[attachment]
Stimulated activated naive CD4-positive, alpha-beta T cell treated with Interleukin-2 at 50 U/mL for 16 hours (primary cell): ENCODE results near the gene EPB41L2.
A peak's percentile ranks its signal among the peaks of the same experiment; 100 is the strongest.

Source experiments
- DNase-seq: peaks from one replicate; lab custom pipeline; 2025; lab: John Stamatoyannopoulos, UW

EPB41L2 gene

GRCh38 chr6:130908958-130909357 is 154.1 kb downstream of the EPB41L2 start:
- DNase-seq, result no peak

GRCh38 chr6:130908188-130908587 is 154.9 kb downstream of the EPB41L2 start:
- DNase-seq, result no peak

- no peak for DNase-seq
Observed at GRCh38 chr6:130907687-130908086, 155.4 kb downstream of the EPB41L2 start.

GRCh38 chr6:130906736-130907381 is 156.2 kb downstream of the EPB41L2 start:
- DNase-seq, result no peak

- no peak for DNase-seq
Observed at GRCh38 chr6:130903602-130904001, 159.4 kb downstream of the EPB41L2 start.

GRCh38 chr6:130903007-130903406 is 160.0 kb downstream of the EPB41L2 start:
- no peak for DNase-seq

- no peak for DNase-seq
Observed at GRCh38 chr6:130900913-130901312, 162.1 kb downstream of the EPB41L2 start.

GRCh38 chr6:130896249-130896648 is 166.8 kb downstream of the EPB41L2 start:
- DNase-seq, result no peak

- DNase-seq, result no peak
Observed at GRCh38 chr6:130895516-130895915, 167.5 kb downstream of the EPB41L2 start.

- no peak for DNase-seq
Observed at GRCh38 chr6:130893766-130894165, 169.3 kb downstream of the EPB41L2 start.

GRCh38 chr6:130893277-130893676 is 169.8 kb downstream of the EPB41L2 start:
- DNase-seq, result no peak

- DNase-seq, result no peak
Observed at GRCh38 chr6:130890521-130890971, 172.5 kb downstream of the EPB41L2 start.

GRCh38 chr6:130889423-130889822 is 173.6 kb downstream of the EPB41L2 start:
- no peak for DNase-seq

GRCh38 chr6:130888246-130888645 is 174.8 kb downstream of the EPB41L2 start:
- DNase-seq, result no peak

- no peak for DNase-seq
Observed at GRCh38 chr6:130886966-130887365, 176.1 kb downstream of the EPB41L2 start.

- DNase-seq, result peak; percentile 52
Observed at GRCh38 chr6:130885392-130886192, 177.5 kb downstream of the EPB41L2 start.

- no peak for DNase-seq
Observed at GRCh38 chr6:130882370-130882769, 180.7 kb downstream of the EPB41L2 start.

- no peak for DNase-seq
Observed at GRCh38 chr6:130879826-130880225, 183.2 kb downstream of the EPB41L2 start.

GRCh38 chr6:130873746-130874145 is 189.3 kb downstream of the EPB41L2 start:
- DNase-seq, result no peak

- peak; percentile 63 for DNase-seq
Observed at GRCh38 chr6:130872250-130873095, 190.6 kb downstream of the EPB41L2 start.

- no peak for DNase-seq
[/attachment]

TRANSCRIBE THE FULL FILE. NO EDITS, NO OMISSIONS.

Stimulated activated naive CD4-positive, alpha-beta T cell treated with Interleukin-2 at 50 U/mL for 16 hours (primary cell): ENCODE results near the gene EPB41L2.
A peak's percentile ranks its signal among the peaks of the same experiment; 100 is the strongest.

Source experiments
- DNase-seq: peaks from one replicate; lab custom pipeline; 2025; lab: John Stamatoyannopoulos, UW

EPB41L2 gene

GRCh38 chr6:130908958-130909357 is 154.1 kb downstream of the EPB41L2 start:
- DNase-seq, result no peak

GRCh38 chr6:130908188-130908587 is 154.9 kb downstream of the EPB41L2 start:
- DNase-seq, result no peak

- no peak for DNase-seq
Observed at GRCh38 chr6:130907687-130908086, 155.4 kb downstream of the EPB41L2 start.

GRCh38 chr6:130906736-130907381 is 156.2 kb downstream of the EPB41L2 start:
- DNase-seq, result no peak

- no peak for DNase-seq
Observed at GRCh38 chr6:130903602-130904001, 159.4 kb downstream of the EPB41L2 start.

GRCh38 chr6:130903007-130903406 is 160.0 kb downstream of the EPB41L2 start:
- no peak for DNase-seq

- no peak for DNase-seq
Observed at GRCh38 chr6:130900913-130901312, 162.1 kb downstream of the EPB41L2 start.

GRCh38 chr6:130896249-130896648 is 166.8 kb downstream of the EPB41L2 start:
- DNase-seq, result no peak

- DNase-seq, result no peak
Observed at GRCh38 chr6:130895516-130895915, 167.5 kb downstream of the EPB41L2 start.

- no peak for DNase-seq
Observed at GRCh38 chr6:130893766-130894165, 169.3 kb downstream of the EPB41L2 start.

GRCh38 chr6:130893277-130893676 is 169.8 kb downstream of the EPB41L2 start:
- DNase-seq, result no peak

- DNase-seq, result no peak
Observed at GRCh38 chr6:130890521-130890971, 172.5 kb downstream of the EPB41L2 start.

GRCh38 chr6:130889423-130889822 is 173.6 kb downstream of the EPB41L2 start:
- no peak for DNase-seq

GRCh38 chr6:130888246-130888645 is 174.8 kb downstream of the EPB41L2 start:
- DNase-seq, result no peak

- no peak for DNase-seq
Observed at GRCh38 chr6:130886966-130887365, 176.1 kb downstream of the EPB41L2 start.

- DNase-seq, result peak; percentile 52
Observed at GRCh38 chr6:130885392-130886192, 177.5 kb downstream of the EPB41L2 start.

- no peak for DNase-seq
Observed at GRCh38 chr6:130882370-130882769, 180.7 kb downstream of the EPB41L2 start.

- no peak for DNase-seq
Observed at GRCh38 chr6:130879826-130880225, 183.2 kb downstream of the EPB41L2 start.

GRCh38 chr6:130873746-130874145 is 189.3 kb downstream of the EPB41L2 start:
- DNase-seq, result no peak

- peak; percentile 63 for DNase-seq
Observed at GRCh38 chr6:130872250-130873095, 190.6 kb downstream of the EPB41L2 start.

- no peak for DNase-seq